Though I saw it all around
Never thought I could be affected
Thought that we'd be the last to go
It is so strange the way things turn

Saturday, September 29, 2012

Weekend Linkee-poo is caught between the longing for love and the struggle for the legal tender

Kalayna gives a good demonstration about word choice and rewriting for effect.

John Scalzi on writing with an iPad. Yep. My thoughts exactly.

An NPR story on the use of fast and cheap genetics testing and how it's altering medicine. They've been running the series all this past week about how we're approaching a full genome report for less than a $1000 and in under an hour. You may remember the first 3 full genome reports costing billions and taking over a decade, and that was only about 15 years ago. (Grokked from Jay Lake)

Want to know how we produce and consumer energy in lots and lots of detail? Of course you do. And here's a quick primer for 2011 with a pointer to the full report from the US Energy Information Administration. You know, for Obama doing all these horrible things by keeping companies from exploring and generating energy and fuels in the US, our production seems to have gone up anyway, and we seem to be exporting more (that's the vagaries of oil production, it's a world market after all). (Grokked from Paolo Bacigalupi)

Paul Krugman on how this wasn't the election anyone was expecting. Unemployment over 8%, approval ratings starting below 40%, negative news cycle after negative news cycle, an ambassador killed, this shouldn't even be close. The thing is, the president isn't so much winning as conservatives are losing. Part of it could be that enough people realize one side isn't playing with reality. But I think it's more of just how far to the right the Republicans have gone. You know, not to mention dissing 47% of the US public when a large percentage of those people actually vote Republican. Reliably. We're still a month out and there's a reason there is a term "October Surprise." (Grokked from Jay Lake)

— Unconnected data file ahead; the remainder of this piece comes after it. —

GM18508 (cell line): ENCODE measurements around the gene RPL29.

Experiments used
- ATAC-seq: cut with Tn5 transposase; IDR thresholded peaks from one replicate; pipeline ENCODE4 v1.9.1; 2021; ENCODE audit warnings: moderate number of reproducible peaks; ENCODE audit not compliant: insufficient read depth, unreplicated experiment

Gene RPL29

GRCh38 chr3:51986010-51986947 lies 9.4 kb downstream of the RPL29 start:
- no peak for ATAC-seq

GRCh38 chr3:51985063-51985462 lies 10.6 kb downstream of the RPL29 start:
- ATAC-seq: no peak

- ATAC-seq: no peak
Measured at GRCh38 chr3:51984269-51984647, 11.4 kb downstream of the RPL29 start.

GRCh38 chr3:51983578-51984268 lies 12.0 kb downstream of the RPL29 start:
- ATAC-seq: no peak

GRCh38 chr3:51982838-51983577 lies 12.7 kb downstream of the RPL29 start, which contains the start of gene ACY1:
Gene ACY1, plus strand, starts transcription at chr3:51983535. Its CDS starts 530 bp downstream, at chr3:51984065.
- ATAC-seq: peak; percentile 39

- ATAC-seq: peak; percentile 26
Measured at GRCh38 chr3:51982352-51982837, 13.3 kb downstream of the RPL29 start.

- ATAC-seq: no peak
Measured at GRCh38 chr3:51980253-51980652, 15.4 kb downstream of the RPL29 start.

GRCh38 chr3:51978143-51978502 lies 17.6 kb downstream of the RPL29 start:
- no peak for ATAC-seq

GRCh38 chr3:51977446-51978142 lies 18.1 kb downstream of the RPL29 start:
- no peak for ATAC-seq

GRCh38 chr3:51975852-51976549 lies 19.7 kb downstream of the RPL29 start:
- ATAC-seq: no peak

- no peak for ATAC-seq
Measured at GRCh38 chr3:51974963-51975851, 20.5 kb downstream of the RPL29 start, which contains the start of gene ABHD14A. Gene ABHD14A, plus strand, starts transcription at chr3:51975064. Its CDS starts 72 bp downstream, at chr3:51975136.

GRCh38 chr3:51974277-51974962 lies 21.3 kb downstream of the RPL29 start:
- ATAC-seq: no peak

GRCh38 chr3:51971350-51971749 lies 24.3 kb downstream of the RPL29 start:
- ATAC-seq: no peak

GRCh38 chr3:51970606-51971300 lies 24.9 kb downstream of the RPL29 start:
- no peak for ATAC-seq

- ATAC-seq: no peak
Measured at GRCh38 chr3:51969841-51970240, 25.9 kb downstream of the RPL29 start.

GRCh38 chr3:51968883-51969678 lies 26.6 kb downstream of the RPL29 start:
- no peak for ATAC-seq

I often use the phrase "freeze dried whackaloons." You may wonder just exactly what I'm talking about. Well, Jim Wright has some excellent examples of this. And, again, the freeze dried whackaloon quotient goes up.

"… (Romney) missed the deeper truth. It is not just that most of the 47 percent… do pay payroll taxes and that many of them have paid income taxes in the past. The reality he glossed over is that nearly all Americans have used government social policies at some point in their lives. The beneficiaries include the rich and the poor, Democrats and Republicans. Almost everyone is both a maker and a taker." The problem is most people don't even see it that way. And one thing I've been thinking about a lot lately as we talk about the various deductions Romney will eliminate that would turn a majority of people against his plan, most pundits talk about the home mortgage interest deduction as an example of people using a government program that they won't want to lose but often don't think of as a government program. I have one better. The deduction for dependent children. You know, the backbone of the Bush Era tax cuts for the middle class. I understand this most because I don't have kids and those "tax cuts" mostly passed me by. (Grokked from Jay Lake)

2 comments:

Dana Teel said...

I'd like to leave an insightful comment, but alas, I'm afraid I'm going to have to be content to provide a run-of-the-mill typical BS comment. I enjoy your blog Steve, but I find you a bit difficult to follow at times; that probably says more about me than you.

Steve Buchheit said...

Hey Dana, sorry it's difficult. I'm I leaving out my thought processes again? Since Geometry in high school I've always been guilty of not writing out the proofs and just putting my answers down. I also know I tend to have depths of knowledge in weird topics an dI forget not everyone has gone down the same rabbit holes I have. I'm always willing to be more expansive, or explain my reason behind my point of view.